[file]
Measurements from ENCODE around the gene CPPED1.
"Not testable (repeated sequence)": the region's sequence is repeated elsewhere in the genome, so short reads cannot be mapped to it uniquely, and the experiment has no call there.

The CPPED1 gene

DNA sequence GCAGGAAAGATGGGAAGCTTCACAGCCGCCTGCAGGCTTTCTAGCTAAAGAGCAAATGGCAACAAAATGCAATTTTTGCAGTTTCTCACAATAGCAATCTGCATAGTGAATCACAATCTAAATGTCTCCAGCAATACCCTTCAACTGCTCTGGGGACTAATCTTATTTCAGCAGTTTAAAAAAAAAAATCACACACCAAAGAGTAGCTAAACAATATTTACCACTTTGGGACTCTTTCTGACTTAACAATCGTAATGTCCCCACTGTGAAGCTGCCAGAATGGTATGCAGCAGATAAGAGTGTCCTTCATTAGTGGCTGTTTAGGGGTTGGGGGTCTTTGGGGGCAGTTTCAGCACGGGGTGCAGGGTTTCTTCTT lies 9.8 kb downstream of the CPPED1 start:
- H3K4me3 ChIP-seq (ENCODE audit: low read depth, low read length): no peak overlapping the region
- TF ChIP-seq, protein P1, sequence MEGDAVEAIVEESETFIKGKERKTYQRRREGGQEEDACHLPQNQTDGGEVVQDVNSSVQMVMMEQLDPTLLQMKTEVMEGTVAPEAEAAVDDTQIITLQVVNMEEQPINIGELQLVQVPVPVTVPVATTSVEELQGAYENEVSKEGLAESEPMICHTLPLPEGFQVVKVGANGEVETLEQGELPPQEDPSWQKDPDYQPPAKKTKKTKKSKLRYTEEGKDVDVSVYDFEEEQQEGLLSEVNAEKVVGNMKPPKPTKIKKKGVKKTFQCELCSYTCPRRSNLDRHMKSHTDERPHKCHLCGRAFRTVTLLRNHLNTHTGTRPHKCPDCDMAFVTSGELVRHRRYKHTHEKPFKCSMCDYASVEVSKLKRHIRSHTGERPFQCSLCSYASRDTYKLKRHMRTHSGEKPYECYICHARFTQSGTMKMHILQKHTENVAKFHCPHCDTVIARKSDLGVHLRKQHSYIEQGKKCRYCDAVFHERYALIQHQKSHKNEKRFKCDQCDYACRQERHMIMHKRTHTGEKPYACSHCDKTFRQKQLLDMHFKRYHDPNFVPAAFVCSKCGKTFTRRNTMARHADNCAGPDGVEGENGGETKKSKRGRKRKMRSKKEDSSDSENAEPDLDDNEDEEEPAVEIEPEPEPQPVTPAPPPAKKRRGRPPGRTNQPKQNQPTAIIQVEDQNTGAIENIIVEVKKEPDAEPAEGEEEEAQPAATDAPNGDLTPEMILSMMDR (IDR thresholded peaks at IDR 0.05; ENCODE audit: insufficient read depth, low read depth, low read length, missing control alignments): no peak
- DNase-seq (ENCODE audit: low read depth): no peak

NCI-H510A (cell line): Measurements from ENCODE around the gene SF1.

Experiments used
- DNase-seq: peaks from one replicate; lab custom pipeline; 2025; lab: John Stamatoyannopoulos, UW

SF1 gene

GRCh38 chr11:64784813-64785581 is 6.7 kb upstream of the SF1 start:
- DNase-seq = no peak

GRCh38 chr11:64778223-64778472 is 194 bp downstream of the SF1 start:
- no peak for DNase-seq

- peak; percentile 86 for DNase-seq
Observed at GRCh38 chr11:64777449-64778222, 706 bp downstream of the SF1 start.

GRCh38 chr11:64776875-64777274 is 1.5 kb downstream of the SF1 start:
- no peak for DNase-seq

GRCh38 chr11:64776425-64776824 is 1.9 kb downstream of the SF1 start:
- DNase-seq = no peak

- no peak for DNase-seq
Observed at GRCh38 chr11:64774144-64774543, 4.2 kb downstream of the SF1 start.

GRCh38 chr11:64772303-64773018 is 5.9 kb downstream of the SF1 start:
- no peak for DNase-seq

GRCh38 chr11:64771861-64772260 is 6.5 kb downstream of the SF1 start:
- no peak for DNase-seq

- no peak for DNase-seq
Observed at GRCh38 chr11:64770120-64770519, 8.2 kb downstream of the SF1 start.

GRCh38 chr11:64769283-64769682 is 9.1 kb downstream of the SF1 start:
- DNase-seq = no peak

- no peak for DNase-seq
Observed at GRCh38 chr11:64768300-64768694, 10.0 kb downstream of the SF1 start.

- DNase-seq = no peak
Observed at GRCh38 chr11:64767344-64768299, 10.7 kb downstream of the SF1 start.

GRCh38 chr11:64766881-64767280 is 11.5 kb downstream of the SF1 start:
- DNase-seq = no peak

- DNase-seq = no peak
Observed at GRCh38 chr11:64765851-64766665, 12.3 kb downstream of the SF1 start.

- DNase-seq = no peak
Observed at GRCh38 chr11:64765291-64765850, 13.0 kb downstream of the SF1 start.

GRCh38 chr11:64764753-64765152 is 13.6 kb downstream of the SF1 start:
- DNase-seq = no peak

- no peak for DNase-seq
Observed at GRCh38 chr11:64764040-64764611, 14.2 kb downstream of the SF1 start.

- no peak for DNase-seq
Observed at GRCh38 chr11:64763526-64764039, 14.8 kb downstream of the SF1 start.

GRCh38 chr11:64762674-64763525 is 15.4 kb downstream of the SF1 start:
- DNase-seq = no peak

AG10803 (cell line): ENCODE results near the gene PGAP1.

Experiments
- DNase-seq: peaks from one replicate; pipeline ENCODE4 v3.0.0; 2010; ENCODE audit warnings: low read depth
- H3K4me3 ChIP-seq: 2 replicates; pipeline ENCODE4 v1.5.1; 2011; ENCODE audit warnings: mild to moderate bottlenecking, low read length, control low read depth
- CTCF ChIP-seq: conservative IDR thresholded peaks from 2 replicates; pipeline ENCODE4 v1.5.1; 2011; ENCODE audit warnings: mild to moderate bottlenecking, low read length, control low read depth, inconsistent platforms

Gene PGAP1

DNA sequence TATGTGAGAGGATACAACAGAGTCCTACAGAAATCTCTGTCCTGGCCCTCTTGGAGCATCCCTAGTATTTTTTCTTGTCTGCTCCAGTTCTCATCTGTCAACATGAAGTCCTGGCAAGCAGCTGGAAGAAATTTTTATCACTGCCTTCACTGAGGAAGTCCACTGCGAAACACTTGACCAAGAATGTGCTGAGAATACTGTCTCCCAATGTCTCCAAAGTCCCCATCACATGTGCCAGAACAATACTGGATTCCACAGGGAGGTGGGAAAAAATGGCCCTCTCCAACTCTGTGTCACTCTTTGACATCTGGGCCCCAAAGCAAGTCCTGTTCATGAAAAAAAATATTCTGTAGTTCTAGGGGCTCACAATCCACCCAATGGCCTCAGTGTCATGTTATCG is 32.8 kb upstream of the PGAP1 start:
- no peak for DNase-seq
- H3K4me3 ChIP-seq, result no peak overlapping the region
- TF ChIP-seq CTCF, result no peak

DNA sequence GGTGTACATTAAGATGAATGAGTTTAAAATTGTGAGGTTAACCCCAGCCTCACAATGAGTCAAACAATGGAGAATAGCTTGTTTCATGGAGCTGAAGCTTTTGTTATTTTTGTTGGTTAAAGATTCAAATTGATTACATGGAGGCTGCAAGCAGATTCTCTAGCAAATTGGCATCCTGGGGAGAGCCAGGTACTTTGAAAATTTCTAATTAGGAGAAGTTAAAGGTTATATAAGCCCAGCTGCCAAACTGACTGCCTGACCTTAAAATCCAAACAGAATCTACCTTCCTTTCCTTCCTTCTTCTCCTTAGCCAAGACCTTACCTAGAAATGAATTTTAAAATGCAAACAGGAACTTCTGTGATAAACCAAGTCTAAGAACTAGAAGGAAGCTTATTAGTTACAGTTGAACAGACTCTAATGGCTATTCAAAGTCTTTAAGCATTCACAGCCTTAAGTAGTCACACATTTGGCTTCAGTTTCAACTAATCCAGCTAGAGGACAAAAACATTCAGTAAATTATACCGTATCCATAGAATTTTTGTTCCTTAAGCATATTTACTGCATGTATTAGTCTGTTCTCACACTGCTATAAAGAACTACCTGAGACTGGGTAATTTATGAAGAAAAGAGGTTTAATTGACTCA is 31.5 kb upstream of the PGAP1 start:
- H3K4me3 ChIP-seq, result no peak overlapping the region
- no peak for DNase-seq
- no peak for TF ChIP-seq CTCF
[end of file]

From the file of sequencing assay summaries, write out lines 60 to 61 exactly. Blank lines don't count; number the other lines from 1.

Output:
DNA sequence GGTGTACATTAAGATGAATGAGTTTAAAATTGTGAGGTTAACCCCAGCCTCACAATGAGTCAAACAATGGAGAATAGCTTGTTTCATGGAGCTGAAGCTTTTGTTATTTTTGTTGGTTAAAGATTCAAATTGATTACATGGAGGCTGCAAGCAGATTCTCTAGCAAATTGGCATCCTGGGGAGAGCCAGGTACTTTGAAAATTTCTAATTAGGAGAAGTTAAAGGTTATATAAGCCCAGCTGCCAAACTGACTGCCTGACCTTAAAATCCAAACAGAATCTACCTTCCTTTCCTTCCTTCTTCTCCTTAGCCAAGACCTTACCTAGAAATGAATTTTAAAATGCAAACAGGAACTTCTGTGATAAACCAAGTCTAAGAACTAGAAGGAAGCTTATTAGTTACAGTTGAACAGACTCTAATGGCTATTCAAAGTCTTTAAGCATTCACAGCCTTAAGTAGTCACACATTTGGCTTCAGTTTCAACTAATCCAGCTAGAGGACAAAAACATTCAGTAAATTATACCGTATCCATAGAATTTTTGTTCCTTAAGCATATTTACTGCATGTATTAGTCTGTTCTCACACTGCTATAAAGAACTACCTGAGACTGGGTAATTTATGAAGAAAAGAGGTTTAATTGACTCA is 31.5 kb upstream of the PGAP1 start:
- H3K4me3 ChIP-seq, result no peak overlapping the region